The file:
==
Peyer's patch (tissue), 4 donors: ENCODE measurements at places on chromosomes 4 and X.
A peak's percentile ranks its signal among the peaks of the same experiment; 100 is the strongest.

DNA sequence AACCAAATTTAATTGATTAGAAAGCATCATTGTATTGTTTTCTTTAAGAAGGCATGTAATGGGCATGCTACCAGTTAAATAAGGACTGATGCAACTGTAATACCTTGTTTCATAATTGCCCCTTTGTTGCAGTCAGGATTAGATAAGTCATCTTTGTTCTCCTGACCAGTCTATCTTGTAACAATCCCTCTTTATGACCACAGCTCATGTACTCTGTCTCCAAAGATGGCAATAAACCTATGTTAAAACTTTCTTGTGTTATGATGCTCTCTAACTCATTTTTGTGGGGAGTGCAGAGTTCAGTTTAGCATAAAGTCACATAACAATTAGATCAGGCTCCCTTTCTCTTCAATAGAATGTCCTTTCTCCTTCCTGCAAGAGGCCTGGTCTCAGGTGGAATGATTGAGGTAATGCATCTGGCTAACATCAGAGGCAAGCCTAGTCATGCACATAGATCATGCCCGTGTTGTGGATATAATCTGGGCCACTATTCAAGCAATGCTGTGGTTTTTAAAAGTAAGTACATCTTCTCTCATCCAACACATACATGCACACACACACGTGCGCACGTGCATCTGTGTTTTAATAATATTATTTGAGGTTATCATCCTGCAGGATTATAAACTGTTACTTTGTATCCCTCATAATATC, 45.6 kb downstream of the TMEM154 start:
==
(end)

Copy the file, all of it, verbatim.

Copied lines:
Peyer's patch (tissue), 4 donors: ENCODE measurements at places on chromosomes 4 and X.
A peak's percentile ranks its signal among the peaks of the same experiment; 100 is the strongest.

DNA sequence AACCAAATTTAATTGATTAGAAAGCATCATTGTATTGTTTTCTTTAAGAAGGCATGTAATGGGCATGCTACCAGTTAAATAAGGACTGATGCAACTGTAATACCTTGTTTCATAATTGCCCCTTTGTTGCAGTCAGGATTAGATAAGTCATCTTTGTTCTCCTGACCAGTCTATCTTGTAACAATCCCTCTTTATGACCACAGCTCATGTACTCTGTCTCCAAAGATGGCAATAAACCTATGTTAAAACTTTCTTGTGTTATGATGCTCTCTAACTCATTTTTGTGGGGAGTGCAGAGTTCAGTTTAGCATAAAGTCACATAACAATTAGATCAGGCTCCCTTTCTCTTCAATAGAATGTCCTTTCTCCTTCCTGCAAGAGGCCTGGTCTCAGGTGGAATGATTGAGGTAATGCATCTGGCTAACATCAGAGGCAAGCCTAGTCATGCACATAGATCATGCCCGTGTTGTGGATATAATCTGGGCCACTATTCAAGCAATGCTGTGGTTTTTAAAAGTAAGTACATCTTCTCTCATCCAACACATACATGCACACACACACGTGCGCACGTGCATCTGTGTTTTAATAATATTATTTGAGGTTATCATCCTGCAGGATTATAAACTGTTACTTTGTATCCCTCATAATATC, 45.6 kb downstream of the TMEM154 start: